The data are expressed as mean ± standard deviation. The 1-sample Kolmogorov-Smirnov test was used to ensure normal distribution of the data collected through the measurements described earlier. To assess stretching effects, we calculated the Cohen d using mean ± standard deviation for the preintervention and postintervention data.24,32 Cohen d values >0.8 indicated a strong effect, values >0.4 to ≤0.8 were regarded as moderate, and values ≤0.4 were rated as weak.24,32 Independent t tests were used to compare initial differences in the ankle DFROM of the static-stretching and SSS groups. Paired t tests were used to compare the preintervention and postintervention dependent variables in both groups. Because differences between groups were identified at baseline, we used analysis of covariance for group comparison of postintervention dependent variables, with preintervention values as covariates. A value of P < .05 indicated statistical significance. The Statistical Package for the Social Sciences (version 18.0; SPSS Inc, Chicago, IL) was used for statistical analysis.
The groups did not differ in age (P = .17), height (P = .45), or weight (P = .06). Group differences were found in preintervention ADFROM and PDFROM. In both groups, the ADFROM and PDFROM scores were improved after the 3-week intervention (Tables 1 and 2). Lunge angle was greater postintervention in the SSS (P < .001) versus the static-stretching (P = .24) group (Table 3). Additionally, we observed differences in ADROM (F1,28 = 14.13, P = .001), PDROM (F1,28 = 5.63, P = .025), and lunge angle (F1,28 = 13.30, P = .001; Table 4).
Active DFROM was different between the SSS (preintervention = 13.10 ± 5.95, postintervention = 19.91 ± 3.86, P < .05) and static-stretching (preintervention = 15.75 ± 1.99, postintervention = 18.08 ± 2.46, P < .05) groups, as was PDFROM (SSS group: preintervention = 18.10 ± 5.95, postintervention = 25.98 ± 3.77, P < .05; static-stretching group: preintervention = 20.75 ± 1.99, postintervention = 24.82 ± 3.80, P < .05). Additionally, lunge angle differed between the SSS (preintervention = 37.27 ± 5.97, postintervention = 42.35 ± 6.03, P < .05) and static-stretching (preintervention = 37.75 ± 2.96, postintervention = 39.02 ± 5.32, P = .24) groups.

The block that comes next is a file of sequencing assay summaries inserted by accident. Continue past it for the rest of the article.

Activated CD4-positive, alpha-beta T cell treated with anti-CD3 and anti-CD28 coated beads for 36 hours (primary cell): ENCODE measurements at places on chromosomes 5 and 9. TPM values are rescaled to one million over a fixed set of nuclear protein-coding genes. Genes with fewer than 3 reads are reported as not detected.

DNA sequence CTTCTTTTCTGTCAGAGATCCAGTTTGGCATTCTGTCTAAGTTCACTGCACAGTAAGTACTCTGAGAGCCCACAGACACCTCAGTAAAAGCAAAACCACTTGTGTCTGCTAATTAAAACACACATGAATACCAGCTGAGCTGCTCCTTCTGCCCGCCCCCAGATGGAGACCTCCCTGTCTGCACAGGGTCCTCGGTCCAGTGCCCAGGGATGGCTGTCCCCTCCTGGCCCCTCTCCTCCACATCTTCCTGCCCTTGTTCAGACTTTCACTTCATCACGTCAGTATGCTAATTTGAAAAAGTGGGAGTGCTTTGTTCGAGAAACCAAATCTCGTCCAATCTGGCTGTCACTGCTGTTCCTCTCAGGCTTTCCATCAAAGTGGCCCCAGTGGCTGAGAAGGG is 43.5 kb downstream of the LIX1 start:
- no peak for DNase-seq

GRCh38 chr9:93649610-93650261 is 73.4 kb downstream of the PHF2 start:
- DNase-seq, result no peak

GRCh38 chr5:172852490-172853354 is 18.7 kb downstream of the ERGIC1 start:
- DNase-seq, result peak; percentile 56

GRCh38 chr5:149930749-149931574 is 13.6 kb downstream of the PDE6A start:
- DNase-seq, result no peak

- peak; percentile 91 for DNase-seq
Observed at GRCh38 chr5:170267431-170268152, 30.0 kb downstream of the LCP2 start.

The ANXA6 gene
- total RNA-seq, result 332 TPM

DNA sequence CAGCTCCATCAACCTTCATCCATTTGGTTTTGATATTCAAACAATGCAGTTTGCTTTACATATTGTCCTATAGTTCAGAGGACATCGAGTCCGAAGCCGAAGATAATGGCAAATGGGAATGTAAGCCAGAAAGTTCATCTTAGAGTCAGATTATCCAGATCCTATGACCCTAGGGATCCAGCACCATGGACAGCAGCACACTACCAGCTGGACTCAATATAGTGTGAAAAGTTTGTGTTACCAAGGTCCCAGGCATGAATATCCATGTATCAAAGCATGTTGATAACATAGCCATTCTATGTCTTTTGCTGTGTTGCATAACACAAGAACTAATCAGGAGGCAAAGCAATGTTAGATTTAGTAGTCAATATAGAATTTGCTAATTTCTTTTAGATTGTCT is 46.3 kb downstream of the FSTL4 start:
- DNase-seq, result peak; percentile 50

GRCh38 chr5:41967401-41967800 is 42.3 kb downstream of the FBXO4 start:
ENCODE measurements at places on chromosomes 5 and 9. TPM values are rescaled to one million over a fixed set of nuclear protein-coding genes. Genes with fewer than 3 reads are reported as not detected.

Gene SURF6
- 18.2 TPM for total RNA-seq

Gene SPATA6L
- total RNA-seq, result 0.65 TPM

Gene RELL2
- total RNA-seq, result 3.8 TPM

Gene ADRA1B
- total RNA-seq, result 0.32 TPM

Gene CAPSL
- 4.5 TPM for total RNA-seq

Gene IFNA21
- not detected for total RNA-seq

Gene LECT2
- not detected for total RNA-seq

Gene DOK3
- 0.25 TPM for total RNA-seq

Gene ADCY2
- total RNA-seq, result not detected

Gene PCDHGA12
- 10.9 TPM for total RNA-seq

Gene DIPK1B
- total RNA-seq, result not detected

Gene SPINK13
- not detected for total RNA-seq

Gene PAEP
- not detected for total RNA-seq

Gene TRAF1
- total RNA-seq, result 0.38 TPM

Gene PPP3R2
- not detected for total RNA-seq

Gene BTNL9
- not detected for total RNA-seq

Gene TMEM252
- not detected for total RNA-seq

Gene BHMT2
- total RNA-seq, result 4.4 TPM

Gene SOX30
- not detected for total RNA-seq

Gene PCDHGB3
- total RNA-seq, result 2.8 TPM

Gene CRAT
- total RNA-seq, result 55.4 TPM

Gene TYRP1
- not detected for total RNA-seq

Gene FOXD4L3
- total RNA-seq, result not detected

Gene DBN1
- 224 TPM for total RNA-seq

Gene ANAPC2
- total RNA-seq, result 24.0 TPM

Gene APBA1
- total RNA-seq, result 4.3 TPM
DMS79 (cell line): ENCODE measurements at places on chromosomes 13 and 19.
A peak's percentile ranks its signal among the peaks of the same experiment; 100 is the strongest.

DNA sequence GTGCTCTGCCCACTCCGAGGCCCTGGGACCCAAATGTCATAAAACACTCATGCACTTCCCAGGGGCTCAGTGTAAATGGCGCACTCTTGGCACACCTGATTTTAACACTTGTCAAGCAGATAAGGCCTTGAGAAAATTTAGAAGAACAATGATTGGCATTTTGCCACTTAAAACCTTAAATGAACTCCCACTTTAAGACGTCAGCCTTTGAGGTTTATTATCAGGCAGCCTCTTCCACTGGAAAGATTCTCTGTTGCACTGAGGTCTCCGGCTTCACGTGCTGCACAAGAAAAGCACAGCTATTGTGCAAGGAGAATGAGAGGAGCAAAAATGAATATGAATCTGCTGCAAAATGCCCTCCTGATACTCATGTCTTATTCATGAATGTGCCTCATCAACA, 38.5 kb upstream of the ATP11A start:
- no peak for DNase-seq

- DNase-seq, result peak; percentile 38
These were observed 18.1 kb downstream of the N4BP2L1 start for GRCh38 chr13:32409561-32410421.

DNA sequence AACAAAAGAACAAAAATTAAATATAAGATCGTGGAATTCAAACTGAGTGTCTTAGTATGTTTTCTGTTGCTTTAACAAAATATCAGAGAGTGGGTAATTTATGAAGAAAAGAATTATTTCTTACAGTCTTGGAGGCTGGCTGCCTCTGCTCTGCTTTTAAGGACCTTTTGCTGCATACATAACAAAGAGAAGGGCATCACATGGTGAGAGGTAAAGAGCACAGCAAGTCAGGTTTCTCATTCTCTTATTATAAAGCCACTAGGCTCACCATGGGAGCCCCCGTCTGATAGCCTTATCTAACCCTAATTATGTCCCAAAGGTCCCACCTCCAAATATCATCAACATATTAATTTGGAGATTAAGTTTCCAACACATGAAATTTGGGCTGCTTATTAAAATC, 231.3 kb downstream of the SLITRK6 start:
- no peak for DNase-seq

Insufficient DFROM has been considered a contributing factor to ankle and foot injuries.5 Maintaining normal alignment of the ankle joint during ankle stretching is essential for improving DFROM.33 To the best of our knowledge, this is the first study to elucidate the effect of ankle-stretching exercises on DFROM. The results of our study revealed improvements in ADFROM and PDFROM in both groups after 3 weeks of exercise interventions. However, compared with static stretching, SSS more effectively improved ADFROM, PDFROM, and lunge angle.
Various static-stretching interventions have been used to increase DFROM and prevent ankle and foot injuries in individuals with limited DFROM.1,14,33,34 Knight et al1 reported that static-stretching techniques applied for 6 weeks increased ADFROM and PDFROM by 4.1° (effect size = 0.93) and 6.1° (effect size = 1.02), respectively. A similar effect was observed in the static-stretching group in this study compared with previous studies1,5,15,33,34 : static stretching increased ADFROM and PDFROM, which improved by 2.3° (effect size = 1.04) and 4.1° (effect size = 1.34), respectively. Ankle SSS improved ADFROM and PDFROM by 6.8° (effect size = 1.36) and 7.9° (effect size = 1.58), respectively. We also noted greater improvements in ADFROM and PDFROM after SSS than after static stretching.